Gary Komarin is an American painter whose work has been compared to Jackson Pollock and Robert Motherwell and whose masterly qualities are clear from his work. We review his first solo show in the region.
American painter Gary Komarin’s first solo show in the region is at Dubai’s Cuadro
If you find yourself looking at a Gary Komarin painting and wondering what exactly he is trying to depict, perhaps you will take comfort in the fact that the artist himself once said that the drive behind each piece is trying to “figure out what it is I am painting”.
The wandering canvases, mostly made up of blank spaces of pastel colours woven together with barely traceable lines and seemingly random paint drops, often contain odd shapes and forms that seem familiar yet evade definition.
Using, for the most part, thinned-out vinyl paints that dry much more quickly than regular acrylics and oils, the artist is exercising a kind of self-restraint that leads to these largely empty paintings, which are both non-narrative and non-figurative.
“Although at first look they seem simple and juvenile, they are actually the work of a highly skilled painter and the more time you spend with these works the more they pull you in deeper and deeper,” says Bashar Al Shroogi, the founder of Cuadro Fine Art Gallery, where a solo show of Komarin’s work is currently on display.
Merging painting and drawing
Komarin is an American painter who spent the beginning part of his four-decade career under the mentorship of the neo-expressionist painter Philip Guston. Guston, a contemporary of Willem de Kooning and Jackson Pollock, influenced Komarin to merge painting and drawing, hence the shapes and lines within his work.
Substantially awarded for his practice and having exhibited his works alongside artists such as Francis Bacon, Robert Motherwell and Jean-Michel Basquiat, it is fair to call Komarin an internationally acclaimed artist.
His work first appeared in Cuadro in the Dubai International Financial Centre in 2008 during their inaugural group show, but this is his first solo exhibition in the region.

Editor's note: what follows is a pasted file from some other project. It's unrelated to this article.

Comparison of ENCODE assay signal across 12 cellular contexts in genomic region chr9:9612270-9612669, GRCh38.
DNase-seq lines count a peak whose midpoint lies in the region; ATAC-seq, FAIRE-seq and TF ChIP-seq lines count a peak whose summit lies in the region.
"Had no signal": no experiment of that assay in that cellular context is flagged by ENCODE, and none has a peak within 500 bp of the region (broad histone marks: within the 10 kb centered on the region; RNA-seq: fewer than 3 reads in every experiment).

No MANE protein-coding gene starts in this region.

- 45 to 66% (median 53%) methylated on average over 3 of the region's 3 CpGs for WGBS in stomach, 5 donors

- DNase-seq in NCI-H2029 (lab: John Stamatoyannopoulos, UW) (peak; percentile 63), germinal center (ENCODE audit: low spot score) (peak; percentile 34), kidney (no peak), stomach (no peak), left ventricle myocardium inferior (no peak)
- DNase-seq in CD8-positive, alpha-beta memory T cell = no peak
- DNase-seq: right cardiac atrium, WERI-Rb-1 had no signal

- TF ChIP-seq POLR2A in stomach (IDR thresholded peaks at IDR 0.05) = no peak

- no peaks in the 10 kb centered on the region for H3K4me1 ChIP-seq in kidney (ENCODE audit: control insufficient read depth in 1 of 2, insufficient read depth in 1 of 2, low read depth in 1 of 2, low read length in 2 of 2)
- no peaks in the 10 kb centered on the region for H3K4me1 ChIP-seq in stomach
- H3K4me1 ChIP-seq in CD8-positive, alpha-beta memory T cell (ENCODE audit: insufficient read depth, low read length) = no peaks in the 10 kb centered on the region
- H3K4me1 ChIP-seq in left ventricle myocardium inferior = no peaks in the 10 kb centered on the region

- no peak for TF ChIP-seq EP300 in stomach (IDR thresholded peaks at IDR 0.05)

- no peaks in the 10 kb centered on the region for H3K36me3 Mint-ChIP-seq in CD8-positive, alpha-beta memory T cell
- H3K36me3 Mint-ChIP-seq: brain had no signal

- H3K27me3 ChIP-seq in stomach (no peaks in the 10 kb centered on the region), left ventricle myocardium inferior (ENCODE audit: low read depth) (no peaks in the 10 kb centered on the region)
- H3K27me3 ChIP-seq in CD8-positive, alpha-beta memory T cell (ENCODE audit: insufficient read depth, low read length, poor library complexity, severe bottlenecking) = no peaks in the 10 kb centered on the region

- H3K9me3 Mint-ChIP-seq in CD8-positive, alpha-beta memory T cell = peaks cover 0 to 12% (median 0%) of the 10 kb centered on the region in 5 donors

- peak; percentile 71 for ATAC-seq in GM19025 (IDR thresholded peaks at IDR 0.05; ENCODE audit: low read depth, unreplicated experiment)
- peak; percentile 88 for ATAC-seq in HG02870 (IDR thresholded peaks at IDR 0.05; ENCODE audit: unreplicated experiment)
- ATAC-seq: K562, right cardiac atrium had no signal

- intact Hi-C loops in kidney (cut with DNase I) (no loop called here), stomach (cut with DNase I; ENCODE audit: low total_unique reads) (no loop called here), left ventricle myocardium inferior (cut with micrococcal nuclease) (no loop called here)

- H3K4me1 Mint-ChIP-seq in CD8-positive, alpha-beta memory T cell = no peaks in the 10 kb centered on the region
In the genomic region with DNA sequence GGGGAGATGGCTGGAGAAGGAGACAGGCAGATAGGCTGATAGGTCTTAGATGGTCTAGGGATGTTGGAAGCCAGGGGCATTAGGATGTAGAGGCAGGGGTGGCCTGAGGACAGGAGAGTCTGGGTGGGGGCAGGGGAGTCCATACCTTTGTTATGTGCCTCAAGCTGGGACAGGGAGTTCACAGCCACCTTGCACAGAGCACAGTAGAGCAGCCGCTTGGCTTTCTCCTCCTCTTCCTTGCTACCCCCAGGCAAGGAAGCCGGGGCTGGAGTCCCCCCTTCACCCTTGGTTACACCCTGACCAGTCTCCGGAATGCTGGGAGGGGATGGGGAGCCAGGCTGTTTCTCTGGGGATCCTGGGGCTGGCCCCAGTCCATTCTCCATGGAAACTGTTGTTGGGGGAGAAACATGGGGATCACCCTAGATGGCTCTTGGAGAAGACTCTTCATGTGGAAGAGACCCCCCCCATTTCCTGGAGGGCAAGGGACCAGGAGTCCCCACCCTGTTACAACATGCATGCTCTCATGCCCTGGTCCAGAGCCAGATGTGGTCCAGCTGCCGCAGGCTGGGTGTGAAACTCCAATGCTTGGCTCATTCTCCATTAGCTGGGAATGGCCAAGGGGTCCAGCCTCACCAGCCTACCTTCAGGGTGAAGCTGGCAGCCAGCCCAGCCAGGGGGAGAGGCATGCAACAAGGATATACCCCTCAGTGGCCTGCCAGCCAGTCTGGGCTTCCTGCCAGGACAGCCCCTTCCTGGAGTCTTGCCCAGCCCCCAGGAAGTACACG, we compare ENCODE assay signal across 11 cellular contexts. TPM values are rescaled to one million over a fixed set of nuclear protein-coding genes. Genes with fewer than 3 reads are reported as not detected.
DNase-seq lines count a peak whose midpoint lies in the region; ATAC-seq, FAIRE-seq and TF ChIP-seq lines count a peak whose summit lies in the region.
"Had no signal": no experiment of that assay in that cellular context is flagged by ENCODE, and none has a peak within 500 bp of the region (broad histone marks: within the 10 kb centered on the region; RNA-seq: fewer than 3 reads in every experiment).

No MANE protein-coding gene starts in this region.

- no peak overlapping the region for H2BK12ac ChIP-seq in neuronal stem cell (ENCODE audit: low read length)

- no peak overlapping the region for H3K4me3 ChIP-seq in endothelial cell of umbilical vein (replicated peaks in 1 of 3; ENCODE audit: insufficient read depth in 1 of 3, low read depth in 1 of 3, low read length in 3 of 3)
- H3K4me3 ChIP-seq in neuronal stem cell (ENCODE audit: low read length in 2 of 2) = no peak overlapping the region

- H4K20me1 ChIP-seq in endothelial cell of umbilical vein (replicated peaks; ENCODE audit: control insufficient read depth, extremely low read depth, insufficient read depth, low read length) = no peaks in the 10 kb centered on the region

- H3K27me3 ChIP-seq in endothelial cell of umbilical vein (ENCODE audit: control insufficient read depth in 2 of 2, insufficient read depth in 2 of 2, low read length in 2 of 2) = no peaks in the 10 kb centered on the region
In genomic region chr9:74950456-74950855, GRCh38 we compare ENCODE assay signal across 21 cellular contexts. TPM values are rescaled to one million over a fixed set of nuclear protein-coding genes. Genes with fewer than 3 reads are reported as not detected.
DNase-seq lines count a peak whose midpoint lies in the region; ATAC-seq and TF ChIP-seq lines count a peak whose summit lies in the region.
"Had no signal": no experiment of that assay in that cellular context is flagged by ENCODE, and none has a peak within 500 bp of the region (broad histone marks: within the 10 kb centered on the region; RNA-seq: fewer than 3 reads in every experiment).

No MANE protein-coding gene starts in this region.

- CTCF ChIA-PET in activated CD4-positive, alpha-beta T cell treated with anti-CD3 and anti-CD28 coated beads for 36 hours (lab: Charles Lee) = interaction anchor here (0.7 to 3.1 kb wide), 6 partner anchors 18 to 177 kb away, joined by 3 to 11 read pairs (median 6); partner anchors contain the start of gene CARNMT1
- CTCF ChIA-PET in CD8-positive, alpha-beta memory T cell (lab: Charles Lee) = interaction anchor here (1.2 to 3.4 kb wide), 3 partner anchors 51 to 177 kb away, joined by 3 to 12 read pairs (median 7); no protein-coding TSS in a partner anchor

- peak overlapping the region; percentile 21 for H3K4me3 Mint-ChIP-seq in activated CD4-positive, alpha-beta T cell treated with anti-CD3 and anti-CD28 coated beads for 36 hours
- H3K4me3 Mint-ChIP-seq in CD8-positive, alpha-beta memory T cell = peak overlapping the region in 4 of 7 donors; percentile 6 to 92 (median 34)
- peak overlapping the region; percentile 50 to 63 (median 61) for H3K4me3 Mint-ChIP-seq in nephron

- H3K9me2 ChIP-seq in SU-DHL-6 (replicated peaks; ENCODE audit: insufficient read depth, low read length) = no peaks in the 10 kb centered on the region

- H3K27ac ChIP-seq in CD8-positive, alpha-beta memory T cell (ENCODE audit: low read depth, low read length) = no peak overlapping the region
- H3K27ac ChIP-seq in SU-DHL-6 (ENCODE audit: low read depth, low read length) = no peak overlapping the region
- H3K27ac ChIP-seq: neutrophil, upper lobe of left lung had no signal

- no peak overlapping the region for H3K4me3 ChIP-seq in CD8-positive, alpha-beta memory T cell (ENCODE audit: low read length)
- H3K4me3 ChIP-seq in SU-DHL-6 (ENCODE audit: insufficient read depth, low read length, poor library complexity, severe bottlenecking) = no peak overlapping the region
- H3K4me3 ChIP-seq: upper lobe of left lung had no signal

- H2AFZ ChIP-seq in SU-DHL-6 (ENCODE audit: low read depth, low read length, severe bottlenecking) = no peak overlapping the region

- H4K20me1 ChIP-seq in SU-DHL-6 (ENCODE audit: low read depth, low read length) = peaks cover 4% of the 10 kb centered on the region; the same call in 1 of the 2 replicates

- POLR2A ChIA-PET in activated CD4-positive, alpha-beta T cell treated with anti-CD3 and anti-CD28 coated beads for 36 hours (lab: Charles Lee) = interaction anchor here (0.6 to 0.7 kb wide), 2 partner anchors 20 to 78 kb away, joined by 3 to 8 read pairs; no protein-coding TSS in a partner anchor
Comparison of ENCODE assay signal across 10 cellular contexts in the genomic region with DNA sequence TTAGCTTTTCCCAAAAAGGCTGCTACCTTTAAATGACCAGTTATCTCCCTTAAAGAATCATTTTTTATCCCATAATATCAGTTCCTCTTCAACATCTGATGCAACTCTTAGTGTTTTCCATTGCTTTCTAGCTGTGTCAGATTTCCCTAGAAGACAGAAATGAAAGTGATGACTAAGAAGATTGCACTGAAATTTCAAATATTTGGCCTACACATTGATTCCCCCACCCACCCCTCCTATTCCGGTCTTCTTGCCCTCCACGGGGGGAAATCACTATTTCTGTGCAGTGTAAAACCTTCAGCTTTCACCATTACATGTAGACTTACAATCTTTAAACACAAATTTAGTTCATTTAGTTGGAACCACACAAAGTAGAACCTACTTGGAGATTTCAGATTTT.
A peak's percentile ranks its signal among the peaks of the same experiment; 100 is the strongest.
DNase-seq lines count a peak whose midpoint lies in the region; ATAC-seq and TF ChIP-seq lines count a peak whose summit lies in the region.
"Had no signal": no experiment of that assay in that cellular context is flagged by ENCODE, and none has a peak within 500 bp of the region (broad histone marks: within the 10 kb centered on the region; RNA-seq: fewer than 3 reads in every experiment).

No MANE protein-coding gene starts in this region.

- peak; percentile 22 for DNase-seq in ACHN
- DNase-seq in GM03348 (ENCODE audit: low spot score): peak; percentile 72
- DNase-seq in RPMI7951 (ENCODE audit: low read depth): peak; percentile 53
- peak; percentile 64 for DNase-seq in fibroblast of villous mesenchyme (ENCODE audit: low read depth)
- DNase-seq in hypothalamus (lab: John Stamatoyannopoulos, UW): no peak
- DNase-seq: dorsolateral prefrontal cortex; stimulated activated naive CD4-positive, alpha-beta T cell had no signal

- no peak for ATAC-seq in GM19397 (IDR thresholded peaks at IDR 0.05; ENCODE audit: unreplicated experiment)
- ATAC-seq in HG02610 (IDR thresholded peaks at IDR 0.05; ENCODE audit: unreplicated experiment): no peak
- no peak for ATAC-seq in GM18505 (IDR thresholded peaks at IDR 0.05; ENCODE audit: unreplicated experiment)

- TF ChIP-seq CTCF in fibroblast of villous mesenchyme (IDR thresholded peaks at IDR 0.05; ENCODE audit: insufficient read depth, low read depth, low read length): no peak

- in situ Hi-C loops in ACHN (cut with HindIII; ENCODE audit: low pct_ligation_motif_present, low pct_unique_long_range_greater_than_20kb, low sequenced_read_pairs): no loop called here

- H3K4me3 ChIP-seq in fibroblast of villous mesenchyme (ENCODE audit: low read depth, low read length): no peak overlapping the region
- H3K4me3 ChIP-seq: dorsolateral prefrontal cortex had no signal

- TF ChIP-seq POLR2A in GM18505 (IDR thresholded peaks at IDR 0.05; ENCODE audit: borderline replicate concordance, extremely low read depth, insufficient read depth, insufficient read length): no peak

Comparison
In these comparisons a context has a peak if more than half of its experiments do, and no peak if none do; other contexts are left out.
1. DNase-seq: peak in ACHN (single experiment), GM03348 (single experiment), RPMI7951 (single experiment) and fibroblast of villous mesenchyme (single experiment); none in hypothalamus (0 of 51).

“One of the things that really attracted me to Gary’s work is his plastic quality,” says Al Shroogi. “You can really feel the process of creation and as your eye learns to read the canvas you find beautiful moments that show his mastership. If you talk about a painting in terms of colour, line, form and composition, then Gary has really got it.”
According to Al Shroogi, the best way to read one of Komarin’s works is to understand its rhythm and harmony – in the same way you would appreciate a piece of music.
“When you start looking at it, you can focus on individual areas and then notice how well they lead into the next. There are elements such as bold outlines and shapes in the foreground and a very gentle, delicate interplay as these areas bring us into the background.”
Another notable point when seeing the paintings is to understand Komarin’s practised reserve. It takes a lot of skill to know when to stop applying the paint, as well as just how much to add – and this is something that sets Komarin apart as an artist.
But before he even applies the paint, Komarin starts with a very particular process of selecting the title at random. He has a jar in his studio, nestled in the wooded hills of Roxbury, Connecticut, which he fills with jotted-down thoughts, moments, feelings, street names and other obscure details. When he wants to start a painting, he picks out one and then allows that to dictate his process.
The titles are usually mythical or whimsical, such as A Suite of Blue Sea (Lily Pond Land) or Lewis and Clark in Cream with Green and do little to aid comprehension, which, as Al Shroogi describes, is not supposed to be a finite process.
“The forms come all the way up to a point where you have almost recognised them and then they wither away again,” he says. “There is huge learning in pieces like these. We don’t see this kind of work all the time.”
Layer upon layer
Also in the show, other than the huge canvases, are some works on paper called Cakes. The series includes several small works on brown paper bags and two large pieces displayed in the gallery’s windows.
The tower-like structures in the windows are painted on several bags, showing full-sized, multilayered cakes, but the forms are abstract enough to also resemble skyscrapers.
Inside the gallery, the top of the cake or building has been repeated many times in a number of smaller pieces so that the interpretation again begins to elude us and the shapes look like masks or helmets.
“These pieces show us how comfortable Gary is working in different mediums,” says Al Shroogi.
While even a square inch of one of Komarin’s works can be studied and brings forth an interpretation, Al Shroogi says that the simple joy of his work is the process of getting lost in working them out.
“You never get anywhere, you never find any resolution at the end, but the enjoyment of his work is the journey itself, the fact that you are constantly finding and seeing more in these compositions.”
• The Road to Dialoro | Gary Komarin runs until June 19 at Cuadro Fine Art Gallery, DIFC, Dubai